The BHS program is an interactive, tutorial-based curriculum offered completely online at the Etowah Valley Historical Society’s website. Although designed for school-aged youth, the program is free and accessible to anyone online. Seven tutorials listed chronologically guide students through the significant epochs of Bartow County. The program examines the periods of Native Americans, early pioneers and settlers, military activity, industry and business, African-Americans, resources and geography, politics, communities and people.
Davis Nelson, chair of the Bartow County Board of Education, said the program can be called “Bartow County’s textbook.”
Along with the short, essay-style tutorials are links navigating users to other websites containing more information on particular topics like the Cherokee Land Lottery and the Tuskegee airman and Summer Hill High School graduate John Henry Morgan. An interactive map associated with each of the categories allows users to zoom in multiple times and view details and activities of the time period. The map also contains an overlay feature which allows students to see where the historical sites coincide with present-day locations. To test the knowledge learned, after each tutorial participants can take the online quiz.
Blake Fallin, a teacher at Cassville Middle School, said, “The interactive website is brilliant and helps students connect the rich history of Bartow County with that of the rest of the state and nation. This program helps our students relate to history on a more personal level as they are able to connect it to their home. We look forward to expanding on this even more next year.”
BHS participant, Sierrah Strange, said, "Knowing the history of Bartow county made me think of Bartow in a different way. I never thought Bartow would have such a rich history. I thought Bartow was a nobody county where nothing ever happened. But, now I know that I was wrong, and very proud to live here.”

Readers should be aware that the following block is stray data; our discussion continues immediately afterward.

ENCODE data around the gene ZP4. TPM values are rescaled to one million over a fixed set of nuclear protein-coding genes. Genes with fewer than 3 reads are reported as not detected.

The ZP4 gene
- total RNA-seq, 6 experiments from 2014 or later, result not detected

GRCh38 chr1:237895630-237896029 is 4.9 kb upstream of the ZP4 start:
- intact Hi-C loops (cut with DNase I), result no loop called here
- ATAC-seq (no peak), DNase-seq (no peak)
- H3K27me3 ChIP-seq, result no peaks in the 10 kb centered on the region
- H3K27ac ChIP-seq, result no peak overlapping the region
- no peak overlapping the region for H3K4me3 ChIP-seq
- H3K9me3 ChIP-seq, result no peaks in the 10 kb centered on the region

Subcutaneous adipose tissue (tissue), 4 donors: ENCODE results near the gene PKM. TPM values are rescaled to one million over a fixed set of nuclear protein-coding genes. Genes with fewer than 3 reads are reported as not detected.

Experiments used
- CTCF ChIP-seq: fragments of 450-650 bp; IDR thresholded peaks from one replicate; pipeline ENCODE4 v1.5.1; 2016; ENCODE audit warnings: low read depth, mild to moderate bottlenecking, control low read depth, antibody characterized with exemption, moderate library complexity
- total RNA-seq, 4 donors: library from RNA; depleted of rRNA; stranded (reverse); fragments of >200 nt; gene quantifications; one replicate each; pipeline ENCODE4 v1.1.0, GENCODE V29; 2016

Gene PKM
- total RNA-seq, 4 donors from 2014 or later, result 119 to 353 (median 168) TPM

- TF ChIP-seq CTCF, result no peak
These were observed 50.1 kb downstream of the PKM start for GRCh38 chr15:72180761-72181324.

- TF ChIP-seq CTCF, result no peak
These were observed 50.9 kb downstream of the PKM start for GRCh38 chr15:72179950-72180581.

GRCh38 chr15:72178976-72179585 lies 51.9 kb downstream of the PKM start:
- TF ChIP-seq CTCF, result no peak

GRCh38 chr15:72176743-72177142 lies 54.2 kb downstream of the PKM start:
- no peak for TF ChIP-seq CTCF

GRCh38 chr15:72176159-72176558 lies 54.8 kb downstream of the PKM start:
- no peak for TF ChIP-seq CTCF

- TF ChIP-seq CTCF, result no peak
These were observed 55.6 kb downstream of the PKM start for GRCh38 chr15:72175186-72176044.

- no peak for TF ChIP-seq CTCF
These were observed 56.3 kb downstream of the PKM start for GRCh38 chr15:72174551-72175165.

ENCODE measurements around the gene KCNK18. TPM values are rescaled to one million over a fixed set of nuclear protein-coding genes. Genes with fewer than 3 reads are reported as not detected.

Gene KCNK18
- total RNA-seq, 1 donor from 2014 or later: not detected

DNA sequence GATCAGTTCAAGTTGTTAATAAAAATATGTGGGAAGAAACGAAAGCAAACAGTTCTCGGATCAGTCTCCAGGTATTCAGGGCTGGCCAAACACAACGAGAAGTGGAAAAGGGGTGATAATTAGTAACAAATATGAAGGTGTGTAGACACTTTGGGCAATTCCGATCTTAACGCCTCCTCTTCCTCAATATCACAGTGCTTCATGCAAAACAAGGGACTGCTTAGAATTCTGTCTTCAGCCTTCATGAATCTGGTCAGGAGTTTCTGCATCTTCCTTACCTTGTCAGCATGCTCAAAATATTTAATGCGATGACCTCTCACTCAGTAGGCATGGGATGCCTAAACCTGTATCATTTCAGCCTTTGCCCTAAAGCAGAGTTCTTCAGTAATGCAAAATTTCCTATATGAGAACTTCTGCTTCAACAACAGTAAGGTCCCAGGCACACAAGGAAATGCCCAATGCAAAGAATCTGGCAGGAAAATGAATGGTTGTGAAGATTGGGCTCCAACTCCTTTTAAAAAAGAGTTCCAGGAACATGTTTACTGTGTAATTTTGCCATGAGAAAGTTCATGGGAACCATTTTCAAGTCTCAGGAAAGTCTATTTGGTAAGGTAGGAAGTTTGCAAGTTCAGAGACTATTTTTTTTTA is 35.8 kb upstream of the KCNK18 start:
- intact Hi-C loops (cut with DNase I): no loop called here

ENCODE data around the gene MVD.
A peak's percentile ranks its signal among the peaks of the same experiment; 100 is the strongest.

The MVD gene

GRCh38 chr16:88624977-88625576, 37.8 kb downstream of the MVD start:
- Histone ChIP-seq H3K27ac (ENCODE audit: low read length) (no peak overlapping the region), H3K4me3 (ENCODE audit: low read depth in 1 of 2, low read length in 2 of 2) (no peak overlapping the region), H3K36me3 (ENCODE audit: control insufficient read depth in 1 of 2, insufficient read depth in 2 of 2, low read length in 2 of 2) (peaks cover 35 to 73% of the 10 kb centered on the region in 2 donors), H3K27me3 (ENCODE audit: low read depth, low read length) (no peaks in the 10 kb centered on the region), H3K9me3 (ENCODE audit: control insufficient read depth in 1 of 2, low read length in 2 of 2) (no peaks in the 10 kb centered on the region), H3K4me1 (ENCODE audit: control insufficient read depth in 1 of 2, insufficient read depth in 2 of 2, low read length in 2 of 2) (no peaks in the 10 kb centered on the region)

The focus of social studies in eighth grade is Georgia history and the program is designed to weave into the curriculum. The decision of how much material was used was left up to each individual teacher. Some chose to create bonus test questions from the online information or some dedicated class time to exploring the site.
“We [the EVHS] wish to provide a method to teach Bartow County history to our youth. We are focused on educating our next generation of Bartow historians,” Joe Head, the EVHS vice president and director of the BHS program, said.
Cartersville Middle School teacher Laura Huth said, “In our ever increasingly global society, it’s been a great opportunity for our students to focus on their own local roots through their favorite media — online content. The interactive maps and rich content have made learning about their community’s history enjoyable while the quiz component has provided the challenge.”
Eight-hundred-fifty-five students participated in the program’s inaugural year; 54 received certificates and were designated as top performers.
The top performers, who answered at least 30 questions correctly, are as follows:
South Central Middle School
Adairsville Middle School
Excel Christian Academy
Cassville Middle School
Shawn dela Cruz
Cartersville Middle School